Over 89,000 people in the U.S. are currently waiting for a kidney transplant, while more than 550,000 suffer from end-stage kidney disease and rely on dialysis. Kidney transplants offer a significantly better quality of life and longevity compared to dialysis, which is grueling and disruptive. Despite this, getting a transplant isn’t an easy endeavor. Long wait times mean 5,600 people in the U.S. die on the transplant waiting list every year.

Patients must undergo a thorough medical and psychosocial evaluation to ensure that a transplant is safe and effective for them. This process can be lengthy, and starting early can provide more opportunities to avoid dialysis and identify compatible living donors or accumulate waiting time on the deceased donor list before reaching a critical stage. In many regions, waiting times can exceed five years for a kidney.

One big challenge is to create a system that measures patients’ needs accurately and helps make organ allocation fairer for everyone—our team has some ideas on how to accomplish this.  

Racial and Ethnic Disparities

There are significant racial and ethnic disparities in kidney transplantation. Non-white patients often face reduced access to the waiting list, fewer living donors, and poorer outcomes after transplant. While many interventions have focused on educating patients and providers about the benefits of transplantation, systemic barriers in transplant eligibility also contribute to the problem.

In the U.S., to be listed for a deceased donor kidney transplant, a patient needs a documented blood test showing their kidney function (eGFR) is below 20%. Many transplant centers won’t start the evaluation process until this threshold is reached.

However, kidney diseases progress at different rates. Conditions like focal segmental glomerulosclerosis (FSGS), which are more common in Black and Hispanic individuals, lead to faster disease progression. This means that a Black patient with FSGS will have less time to complete the transplant evaluation, get on the waiting list, or find a living donor compared to a white patient with a slower-progressing condition.

A New Approach

Relying on a single measure of kidney function doesn’t adequately reflect a patient’s need for a transplant. A better approach would be to consider how quickly a person’s kidney disease is progressing. The kidney failure risk equation (KFRE) is a validated formula that predicts a patient’s two-year risk of needing dialysis or a transplant. It accounts for a patient’s age, sex, kidney function, and protein levels in their urine (which indicate more rapid progression).We studied patients in an electronic health record system to compare hypothetical waiting times if they started when their eGFR blood test was below 20% or when the KFRE predicted a 25% risk of kidney failure within two years. We then compared these hypothetical waiting times by race/ethnicity, looking at non-Hispanic white, Black, Hispanic, and Asian/Pacific Islander patients.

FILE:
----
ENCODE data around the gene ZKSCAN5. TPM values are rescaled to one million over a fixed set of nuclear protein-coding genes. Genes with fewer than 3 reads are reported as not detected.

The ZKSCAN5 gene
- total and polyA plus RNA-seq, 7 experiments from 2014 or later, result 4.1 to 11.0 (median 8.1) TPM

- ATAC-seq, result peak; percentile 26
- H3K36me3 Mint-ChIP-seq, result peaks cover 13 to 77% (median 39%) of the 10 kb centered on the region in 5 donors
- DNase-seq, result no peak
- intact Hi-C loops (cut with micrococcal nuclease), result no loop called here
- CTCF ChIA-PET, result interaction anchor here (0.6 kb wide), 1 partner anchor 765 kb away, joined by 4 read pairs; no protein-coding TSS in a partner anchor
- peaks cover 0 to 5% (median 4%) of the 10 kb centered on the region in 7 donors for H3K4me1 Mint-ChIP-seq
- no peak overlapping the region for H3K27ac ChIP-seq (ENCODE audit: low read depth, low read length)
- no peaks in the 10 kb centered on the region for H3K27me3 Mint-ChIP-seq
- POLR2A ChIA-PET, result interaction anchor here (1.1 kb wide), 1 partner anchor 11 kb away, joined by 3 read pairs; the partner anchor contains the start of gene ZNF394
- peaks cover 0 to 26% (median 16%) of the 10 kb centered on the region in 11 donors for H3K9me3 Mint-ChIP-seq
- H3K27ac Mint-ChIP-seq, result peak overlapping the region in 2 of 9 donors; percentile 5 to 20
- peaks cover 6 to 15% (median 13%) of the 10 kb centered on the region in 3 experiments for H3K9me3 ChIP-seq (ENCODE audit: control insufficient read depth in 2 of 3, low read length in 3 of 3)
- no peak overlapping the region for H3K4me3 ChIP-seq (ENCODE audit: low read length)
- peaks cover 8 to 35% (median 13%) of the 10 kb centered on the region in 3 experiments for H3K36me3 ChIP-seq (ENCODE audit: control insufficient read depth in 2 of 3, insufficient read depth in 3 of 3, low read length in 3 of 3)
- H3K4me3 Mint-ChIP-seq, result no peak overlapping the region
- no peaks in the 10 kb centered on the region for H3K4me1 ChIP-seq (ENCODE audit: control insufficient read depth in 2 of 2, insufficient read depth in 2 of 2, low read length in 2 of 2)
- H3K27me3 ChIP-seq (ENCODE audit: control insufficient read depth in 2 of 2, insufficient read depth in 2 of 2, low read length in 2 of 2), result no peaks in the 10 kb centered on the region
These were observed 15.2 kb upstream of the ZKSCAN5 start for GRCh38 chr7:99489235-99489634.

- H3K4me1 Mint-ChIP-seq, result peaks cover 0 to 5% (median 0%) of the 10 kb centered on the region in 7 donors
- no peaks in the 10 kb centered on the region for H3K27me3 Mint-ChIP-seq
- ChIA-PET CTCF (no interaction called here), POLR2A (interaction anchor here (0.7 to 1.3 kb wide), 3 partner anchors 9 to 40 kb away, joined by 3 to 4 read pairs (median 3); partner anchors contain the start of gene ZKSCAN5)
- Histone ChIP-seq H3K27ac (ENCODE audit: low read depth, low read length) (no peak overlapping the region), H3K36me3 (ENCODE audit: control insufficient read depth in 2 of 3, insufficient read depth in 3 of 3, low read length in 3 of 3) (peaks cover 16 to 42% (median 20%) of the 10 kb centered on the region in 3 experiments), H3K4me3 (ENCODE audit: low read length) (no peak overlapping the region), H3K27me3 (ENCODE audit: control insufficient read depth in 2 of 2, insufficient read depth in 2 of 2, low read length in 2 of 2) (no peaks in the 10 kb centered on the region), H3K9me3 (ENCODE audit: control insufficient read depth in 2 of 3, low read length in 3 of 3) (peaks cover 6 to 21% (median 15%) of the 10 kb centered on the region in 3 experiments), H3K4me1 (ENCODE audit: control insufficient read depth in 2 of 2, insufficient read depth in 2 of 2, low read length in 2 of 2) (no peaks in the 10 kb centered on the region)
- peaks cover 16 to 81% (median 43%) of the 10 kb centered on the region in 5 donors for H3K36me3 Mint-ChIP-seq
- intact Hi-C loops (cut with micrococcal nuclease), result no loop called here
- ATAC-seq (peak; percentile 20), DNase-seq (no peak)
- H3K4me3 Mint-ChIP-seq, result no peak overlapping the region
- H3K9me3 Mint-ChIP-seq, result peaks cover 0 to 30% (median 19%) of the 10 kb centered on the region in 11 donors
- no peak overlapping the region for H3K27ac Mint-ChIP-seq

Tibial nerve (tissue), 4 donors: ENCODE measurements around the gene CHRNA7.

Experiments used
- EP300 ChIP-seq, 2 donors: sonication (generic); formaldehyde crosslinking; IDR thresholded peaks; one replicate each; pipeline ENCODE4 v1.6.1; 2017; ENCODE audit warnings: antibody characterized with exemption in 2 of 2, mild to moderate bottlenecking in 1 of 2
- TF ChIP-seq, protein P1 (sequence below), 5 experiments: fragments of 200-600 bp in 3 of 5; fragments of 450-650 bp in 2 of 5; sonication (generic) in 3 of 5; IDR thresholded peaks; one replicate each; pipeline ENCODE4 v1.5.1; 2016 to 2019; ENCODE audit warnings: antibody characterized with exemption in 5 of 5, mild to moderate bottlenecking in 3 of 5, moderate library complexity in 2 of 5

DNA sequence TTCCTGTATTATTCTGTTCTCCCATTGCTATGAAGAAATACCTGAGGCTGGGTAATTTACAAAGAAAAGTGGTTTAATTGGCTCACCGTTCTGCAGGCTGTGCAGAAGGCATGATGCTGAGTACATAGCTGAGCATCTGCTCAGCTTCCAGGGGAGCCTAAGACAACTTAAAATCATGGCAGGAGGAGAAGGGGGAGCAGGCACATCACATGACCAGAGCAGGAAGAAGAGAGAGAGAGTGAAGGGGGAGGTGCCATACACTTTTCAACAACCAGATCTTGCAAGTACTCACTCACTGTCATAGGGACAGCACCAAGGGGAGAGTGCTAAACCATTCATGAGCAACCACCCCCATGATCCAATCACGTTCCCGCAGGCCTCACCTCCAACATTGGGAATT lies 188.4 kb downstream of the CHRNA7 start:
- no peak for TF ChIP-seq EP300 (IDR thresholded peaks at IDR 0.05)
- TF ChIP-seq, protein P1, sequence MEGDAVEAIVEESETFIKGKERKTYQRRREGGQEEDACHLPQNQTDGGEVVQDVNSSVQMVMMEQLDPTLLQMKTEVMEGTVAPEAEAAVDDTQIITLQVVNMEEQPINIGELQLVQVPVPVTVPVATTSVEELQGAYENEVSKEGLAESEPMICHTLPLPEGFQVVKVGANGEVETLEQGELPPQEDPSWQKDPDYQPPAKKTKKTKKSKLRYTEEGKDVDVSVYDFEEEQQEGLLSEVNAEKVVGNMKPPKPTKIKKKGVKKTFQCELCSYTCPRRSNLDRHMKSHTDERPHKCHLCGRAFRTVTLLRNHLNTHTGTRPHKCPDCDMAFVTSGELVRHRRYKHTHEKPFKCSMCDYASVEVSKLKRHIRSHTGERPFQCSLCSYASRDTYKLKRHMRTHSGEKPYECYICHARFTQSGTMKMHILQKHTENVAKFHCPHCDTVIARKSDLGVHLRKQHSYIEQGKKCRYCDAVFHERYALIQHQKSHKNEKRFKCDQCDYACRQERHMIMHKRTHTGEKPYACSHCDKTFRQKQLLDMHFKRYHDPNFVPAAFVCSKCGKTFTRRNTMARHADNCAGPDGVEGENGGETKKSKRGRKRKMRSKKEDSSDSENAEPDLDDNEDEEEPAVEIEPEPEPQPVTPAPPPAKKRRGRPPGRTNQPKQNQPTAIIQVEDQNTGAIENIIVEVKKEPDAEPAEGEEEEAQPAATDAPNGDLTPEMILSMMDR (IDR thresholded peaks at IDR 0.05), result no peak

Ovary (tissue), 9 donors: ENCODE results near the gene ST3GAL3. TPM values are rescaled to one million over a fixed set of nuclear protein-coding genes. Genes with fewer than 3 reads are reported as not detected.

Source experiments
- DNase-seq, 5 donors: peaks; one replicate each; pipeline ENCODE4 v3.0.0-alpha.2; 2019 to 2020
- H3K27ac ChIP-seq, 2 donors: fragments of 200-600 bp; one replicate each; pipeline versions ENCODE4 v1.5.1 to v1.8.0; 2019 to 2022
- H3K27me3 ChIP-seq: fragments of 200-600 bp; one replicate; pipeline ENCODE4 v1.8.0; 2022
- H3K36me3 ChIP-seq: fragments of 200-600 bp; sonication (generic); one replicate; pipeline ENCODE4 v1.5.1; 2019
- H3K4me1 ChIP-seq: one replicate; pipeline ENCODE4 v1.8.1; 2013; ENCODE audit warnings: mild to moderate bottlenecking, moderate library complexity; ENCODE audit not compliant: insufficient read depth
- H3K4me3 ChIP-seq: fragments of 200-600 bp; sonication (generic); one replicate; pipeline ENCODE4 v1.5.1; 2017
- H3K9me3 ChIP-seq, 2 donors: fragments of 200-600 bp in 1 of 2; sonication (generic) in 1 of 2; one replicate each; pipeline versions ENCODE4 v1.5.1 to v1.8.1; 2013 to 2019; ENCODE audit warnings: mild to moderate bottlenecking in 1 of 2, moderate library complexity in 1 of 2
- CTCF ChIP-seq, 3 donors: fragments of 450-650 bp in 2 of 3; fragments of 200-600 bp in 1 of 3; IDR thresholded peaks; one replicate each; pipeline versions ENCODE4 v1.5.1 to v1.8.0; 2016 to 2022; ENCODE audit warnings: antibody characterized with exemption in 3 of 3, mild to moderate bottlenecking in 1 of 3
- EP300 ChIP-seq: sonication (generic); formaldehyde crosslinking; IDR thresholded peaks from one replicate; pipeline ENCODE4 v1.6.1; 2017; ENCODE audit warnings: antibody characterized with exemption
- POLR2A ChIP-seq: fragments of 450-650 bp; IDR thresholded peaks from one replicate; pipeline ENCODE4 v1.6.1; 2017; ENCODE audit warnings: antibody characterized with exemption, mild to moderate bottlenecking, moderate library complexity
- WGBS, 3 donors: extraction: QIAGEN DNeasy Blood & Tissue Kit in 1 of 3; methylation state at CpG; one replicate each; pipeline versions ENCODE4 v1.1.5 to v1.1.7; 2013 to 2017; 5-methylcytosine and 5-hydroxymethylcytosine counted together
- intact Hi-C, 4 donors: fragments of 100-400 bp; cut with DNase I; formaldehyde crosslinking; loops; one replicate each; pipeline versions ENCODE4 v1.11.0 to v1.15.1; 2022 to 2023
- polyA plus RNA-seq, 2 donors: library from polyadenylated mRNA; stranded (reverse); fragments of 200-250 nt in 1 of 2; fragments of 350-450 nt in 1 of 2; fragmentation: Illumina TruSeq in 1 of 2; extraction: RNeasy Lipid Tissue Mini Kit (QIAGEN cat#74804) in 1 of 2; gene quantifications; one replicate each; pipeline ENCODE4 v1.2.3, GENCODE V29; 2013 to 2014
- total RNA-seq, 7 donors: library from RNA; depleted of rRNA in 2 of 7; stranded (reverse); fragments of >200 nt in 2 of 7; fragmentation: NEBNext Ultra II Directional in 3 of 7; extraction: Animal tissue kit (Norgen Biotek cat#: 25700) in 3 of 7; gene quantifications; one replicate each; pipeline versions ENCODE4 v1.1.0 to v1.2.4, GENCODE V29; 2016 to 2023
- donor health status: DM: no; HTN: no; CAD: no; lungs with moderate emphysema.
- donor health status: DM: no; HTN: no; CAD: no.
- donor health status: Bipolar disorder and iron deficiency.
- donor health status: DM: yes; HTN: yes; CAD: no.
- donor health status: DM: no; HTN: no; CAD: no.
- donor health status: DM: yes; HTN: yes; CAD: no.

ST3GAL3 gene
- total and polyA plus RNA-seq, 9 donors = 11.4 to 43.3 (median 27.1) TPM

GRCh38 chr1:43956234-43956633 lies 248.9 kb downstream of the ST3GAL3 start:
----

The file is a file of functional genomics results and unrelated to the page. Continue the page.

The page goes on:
Findings and Implications

Our findings show that using the KFRE instead of a single eGFR measure would provide more waiting list time for patients before they needed dialysis or a transplant. The KFRE approach also reduced disparities in waiting times for Black and Hispanic patients, though not for Asian/Pacific Islander patients.

This study suggests that systematic and policy changes could help reduce racial and ethnic disparities in access to kidney transplantation. The Organ Procurement and Transplantation Network could consider adjusting eligibility policies to account for disease progression rates. Implementing the KFRE in clinical practice is a straightforward step that could make a significant difference.

The study, “Strategies to Guide Preemptive Waitlisting and Equity in Wait-Time Accrual by Race/Ethnicity,” was published in March 2024 in the Clinical Journal of the American Society of Nephrology. Authors include Elaine Ku, Timothy Copeland, Ling-Xin Chen, Matthew R. Weir, Charles E. McCulloch, Kirsten L. Johansen, Naeem Goussous, Jonathan D. Savant, Isabelle Lopez, and Sandra Amaral.


Sandra Amaral

Sandra (Sandi) Amaral MD, MHS

Associate Professor, Pediatrics and Epidemiology, Perelman School of Medicine

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